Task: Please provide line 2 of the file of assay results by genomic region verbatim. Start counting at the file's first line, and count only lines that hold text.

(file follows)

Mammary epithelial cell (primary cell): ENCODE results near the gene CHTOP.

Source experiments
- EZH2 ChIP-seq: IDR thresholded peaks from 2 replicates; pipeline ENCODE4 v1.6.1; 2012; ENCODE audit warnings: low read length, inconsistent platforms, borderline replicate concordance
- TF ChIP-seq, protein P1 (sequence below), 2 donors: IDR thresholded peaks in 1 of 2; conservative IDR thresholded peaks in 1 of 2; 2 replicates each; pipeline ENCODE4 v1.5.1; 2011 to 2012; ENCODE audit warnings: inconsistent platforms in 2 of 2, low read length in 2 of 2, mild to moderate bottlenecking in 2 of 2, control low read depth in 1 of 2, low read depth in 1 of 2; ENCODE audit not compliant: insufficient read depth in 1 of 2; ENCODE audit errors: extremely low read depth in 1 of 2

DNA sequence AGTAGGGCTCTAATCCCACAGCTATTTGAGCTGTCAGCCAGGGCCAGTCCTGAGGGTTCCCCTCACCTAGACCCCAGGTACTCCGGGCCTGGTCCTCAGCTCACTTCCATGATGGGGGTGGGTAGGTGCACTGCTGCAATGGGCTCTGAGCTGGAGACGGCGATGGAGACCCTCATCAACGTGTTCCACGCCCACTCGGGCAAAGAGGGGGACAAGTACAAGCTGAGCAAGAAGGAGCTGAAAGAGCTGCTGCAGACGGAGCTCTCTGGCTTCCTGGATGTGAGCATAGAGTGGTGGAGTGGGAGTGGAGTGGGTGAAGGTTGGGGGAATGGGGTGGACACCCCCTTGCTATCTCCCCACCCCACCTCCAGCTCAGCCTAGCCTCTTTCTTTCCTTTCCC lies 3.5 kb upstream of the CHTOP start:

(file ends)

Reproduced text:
Source experiments